372815 Atomistic Simulations of Thermoresponsive Poly(N-isopropylacrylamide) Polymers

Tuesday, November 18, 2014: 5:15 PM
International 9 (Marriott Marquis Atlanta)
Lauren J. Abbott and Mark J. Stevens, Sandia National Laboratories, Albuquerque, NM

Poly(N-isopropylacrylamide)  (PNIPAM) is a thermoresponsive polymer that undergoes a coil-to-globule transition in water around 32 °C. Because its structure is sensitive to external stimuli, PNIPAM-based systems (e.g., hydrogels, micelles, brushes) are of interest for applications like drug delivery, biosensors, and tissue engineering. The transition of the polymer from an extended coil to a collapsed globule conformation at the lower critical solution temperature (LCST) results from the interplay of polymer–polymer and polymer–water interactions. While it is suggested that the polymer dehydrates upon heating above the LCST, a full understanding of the structural changes in the polymer is still elusive. In this regard, we perform atomistic molecular dynamics simulations to study single oligomers of PNIPAM solvated in water at temperatures below and above the LCST. In addition, we treat a surfactant molecule that is a diblock of PNIPAM and an alkane chain. At higher temperatures, we observed a collapse of the PNIPAM structure in accordance with a decrease in polymer–water hydrogen bonds, an increase in the intramolecular polymer–polymer hydrogen bonds, and a decrease in the hydration number. These results are in agreement with experimental data. Additional insight is provided into the nature of the water around the polymer, such as the formation of a hydrogen bond network below the LCST. Lastly, we explore the formation of micelles from PNIPAM-based surfactants with a temperature-dependent hydrophilicity.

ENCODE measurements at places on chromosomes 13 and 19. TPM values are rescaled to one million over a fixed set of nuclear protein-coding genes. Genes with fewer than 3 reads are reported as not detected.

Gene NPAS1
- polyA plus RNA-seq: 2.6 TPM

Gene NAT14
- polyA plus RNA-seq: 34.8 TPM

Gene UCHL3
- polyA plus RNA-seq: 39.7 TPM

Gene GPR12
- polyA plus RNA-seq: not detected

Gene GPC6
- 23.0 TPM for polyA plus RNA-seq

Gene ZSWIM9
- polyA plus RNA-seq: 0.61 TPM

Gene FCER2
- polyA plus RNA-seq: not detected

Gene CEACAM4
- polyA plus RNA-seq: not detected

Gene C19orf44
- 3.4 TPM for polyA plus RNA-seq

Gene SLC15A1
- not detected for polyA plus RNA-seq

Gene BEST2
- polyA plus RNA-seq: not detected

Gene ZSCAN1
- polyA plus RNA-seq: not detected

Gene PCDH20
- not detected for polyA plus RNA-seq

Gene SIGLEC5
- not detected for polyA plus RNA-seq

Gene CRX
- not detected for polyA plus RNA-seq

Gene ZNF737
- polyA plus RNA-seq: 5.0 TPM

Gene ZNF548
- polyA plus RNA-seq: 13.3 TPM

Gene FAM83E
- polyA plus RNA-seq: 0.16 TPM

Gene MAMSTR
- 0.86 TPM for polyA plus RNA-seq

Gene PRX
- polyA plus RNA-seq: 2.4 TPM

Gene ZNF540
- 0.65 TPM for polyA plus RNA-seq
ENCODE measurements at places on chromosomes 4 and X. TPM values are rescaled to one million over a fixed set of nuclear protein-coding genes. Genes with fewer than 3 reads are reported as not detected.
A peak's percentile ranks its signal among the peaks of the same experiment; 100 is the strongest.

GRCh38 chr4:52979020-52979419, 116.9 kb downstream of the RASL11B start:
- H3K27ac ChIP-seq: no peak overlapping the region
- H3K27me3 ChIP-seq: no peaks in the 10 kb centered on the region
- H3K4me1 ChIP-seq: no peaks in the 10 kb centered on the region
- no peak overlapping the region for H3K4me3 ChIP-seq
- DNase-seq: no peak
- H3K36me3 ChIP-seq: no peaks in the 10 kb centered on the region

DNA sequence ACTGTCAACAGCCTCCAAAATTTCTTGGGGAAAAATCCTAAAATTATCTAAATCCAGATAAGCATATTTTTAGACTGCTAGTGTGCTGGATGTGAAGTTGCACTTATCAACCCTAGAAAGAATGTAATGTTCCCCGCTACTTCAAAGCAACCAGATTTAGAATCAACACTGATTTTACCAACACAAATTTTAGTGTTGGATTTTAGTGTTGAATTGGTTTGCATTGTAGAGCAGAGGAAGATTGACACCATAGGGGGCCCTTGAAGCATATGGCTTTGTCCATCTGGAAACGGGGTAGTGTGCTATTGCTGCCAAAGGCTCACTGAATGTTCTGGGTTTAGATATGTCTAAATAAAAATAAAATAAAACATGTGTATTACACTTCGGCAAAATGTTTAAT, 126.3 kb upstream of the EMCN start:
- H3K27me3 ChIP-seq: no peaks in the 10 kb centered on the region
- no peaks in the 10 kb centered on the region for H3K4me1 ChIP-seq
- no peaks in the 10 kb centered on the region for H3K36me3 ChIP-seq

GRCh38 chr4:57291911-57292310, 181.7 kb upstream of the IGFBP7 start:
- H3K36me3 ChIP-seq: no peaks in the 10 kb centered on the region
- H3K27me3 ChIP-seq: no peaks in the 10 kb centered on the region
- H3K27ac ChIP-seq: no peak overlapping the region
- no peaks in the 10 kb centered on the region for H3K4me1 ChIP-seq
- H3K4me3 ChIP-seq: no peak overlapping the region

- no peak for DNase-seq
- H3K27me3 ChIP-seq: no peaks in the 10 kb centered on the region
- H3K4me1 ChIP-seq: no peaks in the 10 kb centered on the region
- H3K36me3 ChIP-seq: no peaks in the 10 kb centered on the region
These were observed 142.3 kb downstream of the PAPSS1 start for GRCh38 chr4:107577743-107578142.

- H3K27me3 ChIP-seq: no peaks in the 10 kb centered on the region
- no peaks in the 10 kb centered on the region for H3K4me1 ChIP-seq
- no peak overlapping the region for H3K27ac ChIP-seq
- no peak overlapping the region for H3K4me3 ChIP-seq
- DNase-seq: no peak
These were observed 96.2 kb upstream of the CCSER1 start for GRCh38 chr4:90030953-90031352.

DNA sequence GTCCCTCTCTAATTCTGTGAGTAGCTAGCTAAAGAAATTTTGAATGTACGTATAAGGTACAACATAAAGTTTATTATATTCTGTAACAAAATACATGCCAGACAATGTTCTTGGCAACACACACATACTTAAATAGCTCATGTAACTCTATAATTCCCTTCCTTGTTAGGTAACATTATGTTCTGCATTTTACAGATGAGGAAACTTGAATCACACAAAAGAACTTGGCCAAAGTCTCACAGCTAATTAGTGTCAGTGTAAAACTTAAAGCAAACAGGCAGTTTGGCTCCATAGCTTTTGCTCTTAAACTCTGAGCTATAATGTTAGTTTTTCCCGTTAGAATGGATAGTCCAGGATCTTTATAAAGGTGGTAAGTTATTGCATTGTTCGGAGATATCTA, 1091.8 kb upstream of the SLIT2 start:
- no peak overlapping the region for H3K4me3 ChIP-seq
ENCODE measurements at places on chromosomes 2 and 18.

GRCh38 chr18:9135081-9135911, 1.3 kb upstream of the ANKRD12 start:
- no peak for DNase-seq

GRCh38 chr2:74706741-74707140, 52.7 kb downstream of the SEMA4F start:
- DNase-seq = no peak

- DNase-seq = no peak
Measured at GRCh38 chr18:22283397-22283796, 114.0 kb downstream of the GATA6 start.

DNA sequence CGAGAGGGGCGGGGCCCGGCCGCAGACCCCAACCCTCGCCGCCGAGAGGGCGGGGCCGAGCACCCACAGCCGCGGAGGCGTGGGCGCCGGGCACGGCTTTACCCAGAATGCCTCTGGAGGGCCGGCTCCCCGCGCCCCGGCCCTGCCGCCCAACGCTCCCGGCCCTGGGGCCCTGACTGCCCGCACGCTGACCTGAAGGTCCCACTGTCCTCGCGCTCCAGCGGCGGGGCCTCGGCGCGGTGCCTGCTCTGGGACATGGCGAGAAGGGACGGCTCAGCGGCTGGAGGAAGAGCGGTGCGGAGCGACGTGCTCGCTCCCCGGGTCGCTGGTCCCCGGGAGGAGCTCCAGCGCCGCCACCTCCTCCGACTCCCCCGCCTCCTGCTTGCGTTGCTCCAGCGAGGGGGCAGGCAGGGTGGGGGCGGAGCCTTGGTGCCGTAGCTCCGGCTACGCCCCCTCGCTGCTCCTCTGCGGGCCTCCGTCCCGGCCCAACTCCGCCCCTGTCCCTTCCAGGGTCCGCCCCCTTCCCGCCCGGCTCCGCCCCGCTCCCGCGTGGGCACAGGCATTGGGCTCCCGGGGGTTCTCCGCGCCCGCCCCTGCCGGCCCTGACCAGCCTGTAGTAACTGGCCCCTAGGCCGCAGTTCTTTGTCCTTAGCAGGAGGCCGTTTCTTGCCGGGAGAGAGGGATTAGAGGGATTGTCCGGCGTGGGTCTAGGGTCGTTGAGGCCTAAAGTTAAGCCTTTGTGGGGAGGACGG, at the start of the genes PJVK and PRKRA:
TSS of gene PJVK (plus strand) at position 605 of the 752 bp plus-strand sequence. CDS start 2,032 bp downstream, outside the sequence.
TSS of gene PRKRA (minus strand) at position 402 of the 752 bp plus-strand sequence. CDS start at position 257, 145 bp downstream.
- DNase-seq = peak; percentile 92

Sandia National Laboratories is a multi-program laboratory managed and operated by Sandia Corporation, a wholly owned subsidiary of Lockheed Martin Corporation, for the U.S. Department of Energy's National Nuclear Security Administration under contract DE-AC04-94AL85000.

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